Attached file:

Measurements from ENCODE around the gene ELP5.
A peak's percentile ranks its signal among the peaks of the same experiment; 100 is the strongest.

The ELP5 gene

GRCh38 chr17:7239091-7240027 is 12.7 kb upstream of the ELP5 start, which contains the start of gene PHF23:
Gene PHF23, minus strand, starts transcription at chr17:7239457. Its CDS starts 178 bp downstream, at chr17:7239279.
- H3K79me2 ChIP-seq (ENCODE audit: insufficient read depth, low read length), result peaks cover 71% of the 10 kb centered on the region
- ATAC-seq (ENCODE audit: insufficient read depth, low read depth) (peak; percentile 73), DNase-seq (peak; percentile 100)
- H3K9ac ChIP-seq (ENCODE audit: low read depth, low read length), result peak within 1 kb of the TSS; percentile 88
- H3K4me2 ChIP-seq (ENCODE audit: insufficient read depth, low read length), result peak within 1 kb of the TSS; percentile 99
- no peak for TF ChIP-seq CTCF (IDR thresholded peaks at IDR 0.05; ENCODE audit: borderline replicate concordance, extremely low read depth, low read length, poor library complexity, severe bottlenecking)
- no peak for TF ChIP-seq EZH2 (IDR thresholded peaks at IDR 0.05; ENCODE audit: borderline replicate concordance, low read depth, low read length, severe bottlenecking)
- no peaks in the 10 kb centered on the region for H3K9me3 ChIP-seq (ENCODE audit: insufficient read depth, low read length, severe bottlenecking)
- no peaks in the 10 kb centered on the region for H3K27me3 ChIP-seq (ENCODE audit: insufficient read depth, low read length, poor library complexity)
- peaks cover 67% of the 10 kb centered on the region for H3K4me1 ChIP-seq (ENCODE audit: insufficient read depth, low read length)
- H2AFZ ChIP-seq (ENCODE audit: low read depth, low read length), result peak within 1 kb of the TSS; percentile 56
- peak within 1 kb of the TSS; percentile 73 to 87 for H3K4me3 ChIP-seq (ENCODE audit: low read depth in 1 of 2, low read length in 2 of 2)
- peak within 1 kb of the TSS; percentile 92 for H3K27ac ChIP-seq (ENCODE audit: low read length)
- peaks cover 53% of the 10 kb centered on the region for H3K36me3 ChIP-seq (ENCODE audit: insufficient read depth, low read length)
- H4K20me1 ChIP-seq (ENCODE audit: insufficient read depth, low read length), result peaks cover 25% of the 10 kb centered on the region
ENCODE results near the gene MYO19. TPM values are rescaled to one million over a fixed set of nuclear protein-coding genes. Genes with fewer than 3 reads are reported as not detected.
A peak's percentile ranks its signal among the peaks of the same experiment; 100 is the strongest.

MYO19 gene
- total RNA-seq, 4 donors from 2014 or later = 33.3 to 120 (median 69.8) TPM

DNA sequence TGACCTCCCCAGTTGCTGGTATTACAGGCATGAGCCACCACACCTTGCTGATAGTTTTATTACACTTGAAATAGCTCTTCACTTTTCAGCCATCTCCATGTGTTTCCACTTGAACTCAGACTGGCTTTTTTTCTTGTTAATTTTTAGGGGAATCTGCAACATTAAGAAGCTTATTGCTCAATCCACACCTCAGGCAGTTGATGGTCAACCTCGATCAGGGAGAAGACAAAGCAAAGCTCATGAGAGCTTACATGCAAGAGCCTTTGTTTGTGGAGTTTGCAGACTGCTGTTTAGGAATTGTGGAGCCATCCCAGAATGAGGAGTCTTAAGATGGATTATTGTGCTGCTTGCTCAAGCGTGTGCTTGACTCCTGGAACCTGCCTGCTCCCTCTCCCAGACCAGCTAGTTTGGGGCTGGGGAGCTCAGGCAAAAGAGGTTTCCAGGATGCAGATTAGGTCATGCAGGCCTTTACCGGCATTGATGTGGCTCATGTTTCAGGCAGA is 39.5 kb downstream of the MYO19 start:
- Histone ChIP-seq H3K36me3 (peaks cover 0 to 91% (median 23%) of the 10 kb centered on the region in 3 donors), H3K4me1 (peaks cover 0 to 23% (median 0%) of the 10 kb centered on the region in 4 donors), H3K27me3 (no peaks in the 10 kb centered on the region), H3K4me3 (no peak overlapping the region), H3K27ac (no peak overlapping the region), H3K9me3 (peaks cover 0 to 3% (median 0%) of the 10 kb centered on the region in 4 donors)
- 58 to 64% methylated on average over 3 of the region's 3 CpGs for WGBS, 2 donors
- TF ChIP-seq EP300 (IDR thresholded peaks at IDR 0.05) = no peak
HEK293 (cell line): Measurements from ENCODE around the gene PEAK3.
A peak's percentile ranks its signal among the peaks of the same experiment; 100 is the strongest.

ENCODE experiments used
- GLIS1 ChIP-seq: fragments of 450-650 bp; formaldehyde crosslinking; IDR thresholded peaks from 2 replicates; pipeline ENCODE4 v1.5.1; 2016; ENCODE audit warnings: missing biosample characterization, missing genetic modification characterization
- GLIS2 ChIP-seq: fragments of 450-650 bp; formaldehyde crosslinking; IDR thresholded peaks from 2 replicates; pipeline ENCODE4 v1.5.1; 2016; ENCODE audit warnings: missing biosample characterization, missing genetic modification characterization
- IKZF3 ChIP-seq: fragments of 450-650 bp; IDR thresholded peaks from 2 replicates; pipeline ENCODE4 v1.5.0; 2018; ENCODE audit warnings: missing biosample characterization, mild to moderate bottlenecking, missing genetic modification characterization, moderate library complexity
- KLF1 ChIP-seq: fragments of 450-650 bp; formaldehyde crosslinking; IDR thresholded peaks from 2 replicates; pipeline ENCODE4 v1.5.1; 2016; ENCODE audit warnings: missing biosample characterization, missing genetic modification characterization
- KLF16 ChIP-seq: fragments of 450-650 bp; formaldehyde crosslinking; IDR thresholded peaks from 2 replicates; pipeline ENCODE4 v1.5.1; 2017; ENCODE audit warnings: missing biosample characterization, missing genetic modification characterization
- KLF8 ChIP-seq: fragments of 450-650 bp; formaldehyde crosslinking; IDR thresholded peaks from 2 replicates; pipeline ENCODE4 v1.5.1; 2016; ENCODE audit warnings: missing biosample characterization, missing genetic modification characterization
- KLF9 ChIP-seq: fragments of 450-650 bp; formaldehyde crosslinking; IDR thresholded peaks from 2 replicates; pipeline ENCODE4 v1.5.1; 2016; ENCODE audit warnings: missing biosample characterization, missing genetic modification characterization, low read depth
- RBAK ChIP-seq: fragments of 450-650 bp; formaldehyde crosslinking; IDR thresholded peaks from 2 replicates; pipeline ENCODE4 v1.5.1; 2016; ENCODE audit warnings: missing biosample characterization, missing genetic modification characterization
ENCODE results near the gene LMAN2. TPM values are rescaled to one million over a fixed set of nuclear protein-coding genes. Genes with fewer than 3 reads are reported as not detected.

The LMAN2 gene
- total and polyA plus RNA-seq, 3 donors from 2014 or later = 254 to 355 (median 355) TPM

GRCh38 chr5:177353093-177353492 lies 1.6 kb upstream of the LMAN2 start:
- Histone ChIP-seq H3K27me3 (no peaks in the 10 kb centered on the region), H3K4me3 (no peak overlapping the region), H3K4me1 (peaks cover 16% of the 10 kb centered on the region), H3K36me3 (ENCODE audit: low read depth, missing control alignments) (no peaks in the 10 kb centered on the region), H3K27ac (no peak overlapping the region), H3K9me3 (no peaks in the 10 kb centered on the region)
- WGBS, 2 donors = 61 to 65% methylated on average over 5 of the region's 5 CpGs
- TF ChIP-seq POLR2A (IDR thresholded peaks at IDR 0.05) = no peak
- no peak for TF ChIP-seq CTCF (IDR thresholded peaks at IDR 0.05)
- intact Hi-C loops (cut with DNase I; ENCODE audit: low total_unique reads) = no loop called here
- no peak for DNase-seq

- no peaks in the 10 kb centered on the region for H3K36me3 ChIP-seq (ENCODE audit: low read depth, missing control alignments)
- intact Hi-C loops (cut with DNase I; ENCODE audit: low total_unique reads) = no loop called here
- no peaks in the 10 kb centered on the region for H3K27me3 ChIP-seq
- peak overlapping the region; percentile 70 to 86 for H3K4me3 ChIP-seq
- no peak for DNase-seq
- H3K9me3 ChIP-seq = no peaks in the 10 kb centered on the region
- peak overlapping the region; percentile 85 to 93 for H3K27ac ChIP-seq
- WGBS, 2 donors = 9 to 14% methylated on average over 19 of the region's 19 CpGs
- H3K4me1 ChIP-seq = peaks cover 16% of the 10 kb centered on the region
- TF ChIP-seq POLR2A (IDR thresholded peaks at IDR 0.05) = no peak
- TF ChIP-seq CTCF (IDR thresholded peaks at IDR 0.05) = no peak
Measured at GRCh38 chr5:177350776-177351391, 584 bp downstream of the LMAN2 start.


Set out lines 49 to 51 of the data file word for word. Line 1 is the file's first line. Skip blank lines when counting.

- no peaks in the 10 kb centered on the region for H3K36me3 ChIP-seq (ENCODE audit: low read depth, missing control alignments)
- intact Hi-C loops (cut with DNase I; ENCODE audit: low total_unique reads) = no loop called here
- no peaks in the 10 kb centered on the region for H3K27me3 ChIP-seq